The goal of this Bachelor thesis is to design a vision system for the laser welding machine LWM 1410 of BW-TEC. Images are to be taken from a processing object of which characteristics are then extracted in order to be used for contour recognition. The contour is used to calculate a welding or cutting path which is traversed by the laser to perform specific machining operations on the stent craft.
The developed and parametrized algorithm serves to automate a complex process. The autonomous calculation of a path can save processing time, which in turn leads to a reduction in costs. Furthermore, process data is generated and recorded, which can be used for various purposes in optimization and monitoring.
The paths calculated by the system can be integrated into an automatic documentation process leading to a reliable, clear and constant documentation. This makes it possible to easily monitor the process.
Due to the automatic planning the process becomes robust against errors since it does not depend on human subjectivity to determine a processing path. In this way, a production process is established over several processing objects which can be easily and automatically adapted.
To calculate such a path, a camera from Basler (acA1920-155um) integrated in the laser welding machine is used to takes images of the processing object.
A video is generated and processed by a pre-process in order to generate the unrolling of the workpiece from the recorded frames. It should be noted that the object being processed by the laser welding machine can only rotate mechanically about its own axis and move linearly along it. The laser can only be adjusted in height.
The image is edited through various digital image processes in order to generate an optimal path for the CO2 laser, either for cutting or welding.
First by a Gaussian blur filter [Ref 1] and then converted into a black-and-white image with an adaptive threshold, making the features to be extracted visible. Due to the poor performance at low contrast, an additional post-process is introduced with which the image is blurred again and then binarized with a global threshold (Figure a). This leads to a considerable reduction of outliers and consequently improves precision.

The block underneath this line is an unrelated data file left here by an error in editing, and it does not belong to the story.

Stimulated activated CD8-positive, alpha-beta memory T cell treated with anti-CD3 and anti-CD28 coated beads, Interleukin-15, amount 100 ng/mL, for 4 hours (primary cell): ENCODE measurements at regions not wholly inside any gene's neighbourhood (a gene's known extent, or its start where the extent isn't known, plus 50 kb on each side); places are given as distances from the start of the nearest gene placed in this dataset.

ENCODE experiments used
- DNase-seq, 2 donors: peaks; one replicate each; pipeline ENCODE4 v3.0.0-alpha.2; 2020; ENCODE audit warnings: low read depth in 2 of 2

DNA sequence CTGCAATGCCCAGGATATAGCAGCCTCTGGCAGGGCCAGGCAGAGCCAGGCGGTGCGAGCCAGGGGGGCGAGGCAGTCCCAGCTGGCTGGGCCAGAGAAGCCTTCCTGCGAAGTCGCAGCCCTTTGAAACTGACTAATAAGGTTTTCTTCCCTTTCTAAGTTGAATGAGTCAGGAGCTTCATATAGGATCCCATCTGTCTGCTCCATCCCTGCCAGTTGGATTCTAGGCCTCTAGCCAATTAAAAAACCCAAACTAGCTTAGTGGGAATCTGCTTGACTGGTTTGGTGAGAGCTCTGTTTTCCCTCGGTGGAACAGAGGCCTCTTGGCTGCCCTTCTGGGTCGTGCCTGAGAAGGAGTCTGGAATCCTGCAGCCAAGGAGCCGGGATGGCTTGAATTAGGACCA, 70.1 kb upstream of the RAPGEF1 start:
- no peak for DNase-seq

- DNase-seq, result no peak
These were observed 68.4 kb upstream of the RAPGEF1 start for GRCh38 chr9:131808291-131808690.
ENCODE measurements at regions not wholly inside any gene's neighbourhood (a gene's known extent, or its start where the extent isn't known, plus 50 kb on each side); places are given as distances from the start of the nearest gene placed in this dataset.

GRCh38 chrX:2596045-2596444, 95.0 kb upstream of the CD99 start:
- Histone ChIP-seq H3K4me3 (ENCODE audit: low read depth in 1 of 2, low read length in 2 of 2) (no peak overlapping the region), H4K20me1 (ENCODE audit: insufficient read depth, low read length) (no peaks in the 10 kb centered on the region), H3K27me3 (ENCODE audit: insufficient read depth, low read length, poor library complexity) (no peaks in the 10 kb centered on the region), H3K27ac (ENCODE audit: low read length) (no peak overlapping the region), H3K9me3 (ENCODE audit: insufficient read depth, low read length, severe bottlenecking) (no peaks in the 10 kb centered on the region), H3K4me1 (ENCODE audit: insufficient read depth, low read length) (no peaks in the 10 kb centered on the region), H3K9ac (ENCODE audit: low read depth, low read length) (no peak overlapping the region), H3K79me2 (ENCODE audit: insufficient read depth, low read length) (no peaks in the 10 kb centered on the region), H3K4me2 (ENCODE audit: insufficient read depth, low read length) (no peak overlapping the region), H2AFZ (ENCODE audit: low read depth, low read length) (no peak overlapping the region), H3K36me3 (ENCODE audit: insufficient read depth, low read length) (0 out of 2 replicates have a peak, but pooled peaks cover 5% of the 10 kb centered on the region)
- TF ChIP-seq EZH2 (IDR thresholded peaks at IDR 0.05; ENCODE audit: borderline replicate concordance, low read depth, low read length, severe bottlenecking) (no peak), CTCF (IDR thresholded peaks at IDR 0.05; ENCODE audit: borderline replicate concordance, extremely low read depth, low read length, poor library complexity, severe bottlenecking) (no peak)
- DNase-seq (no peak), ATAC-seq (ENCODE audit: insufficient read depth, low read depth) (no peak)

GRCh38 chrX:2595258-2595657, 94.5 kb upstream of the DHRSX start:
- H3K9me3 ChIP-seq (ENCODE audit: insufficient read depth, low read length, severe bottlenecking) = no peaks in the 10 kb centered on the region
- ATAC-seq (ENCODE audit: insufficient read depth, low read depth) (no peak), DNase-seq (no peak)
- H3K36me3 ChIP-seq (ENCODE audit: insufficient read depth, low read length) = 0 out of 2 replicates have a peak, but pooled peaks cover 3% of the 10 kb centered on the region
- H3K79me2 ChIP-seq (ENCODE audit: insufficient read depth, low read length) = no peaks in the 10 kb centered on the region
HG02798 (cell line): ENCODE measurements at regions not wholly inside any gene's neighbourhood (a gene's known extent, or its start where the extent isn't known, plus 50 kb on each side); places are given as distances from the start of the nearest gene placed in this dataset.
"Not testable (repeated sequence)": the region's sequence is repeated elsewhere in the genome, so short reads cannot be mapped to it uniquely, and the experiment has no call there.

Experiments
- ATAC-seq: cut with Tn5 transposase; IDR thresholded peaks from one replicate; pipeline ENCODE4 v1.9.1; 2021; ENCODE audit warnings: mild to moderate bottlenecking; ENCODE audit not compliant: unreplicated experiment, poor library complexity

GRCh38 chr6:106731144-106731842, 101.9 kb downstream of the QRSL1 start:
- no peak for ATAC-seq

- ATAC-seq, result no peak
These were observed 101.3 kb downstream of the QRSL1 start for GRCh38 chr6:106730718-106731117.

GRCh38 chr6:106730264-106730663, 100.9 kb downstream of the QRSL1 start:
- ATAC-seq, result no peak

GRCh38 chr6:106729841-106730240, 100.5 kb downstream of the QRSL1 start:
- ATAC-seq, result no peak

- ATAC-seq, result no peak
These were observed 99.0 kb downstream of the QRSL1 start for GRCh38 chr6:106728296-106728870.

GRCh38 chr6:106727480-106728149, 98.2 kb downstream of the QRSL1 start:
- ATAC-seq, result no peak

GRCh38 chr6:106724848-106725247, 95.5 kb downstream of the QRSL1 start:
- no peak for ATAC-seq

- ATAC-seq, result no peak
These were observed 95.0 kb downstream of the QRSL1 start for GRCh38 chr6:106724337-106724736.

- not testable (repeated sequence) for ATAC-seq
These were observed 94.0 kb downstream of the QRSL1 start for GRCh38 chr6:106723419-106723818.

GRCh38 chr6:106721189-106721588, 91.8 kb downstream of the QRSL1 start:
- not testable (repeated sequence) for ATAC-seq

Using a Canny edge detector [Ref 2] the edges of the structures are determined based on pre-processed image data.
The edges represent coordinate points in the image which are used for path detection. The path is calculated by comparing these points. A first assumption is made to define how many possible paths are available in the image. The next point of the path is determined by comparing the distances between the assumption and the remaining coordinate points. This is repeated until the complete path is found.\\
To reduce the "runaway" effect on sampled path, the found coordinate points are filtered with a median filter. Subsequently, points which lie on a line are removed to obtain a more precise translation of the laser and a more effective processing of the cutting or welding path (Figure b).
To determine the accuracy of the algorithm the deviation of calculated path to its golden reference has been calculated. The deviation of current implementation using means of experimental variance is approximately 0.25mm. To get a more accurate performance measure a second validation of the algorithm was performed by evaluating various free forms - see BSc thesis.
Ref 1: R.Gonzales, R.Woods, Digital Image Processing (Second Edition), p. 199seq.
Ref 2: R.Gonzales, R.Woods, Digital Image Processing (Second Edition), p. 572seq.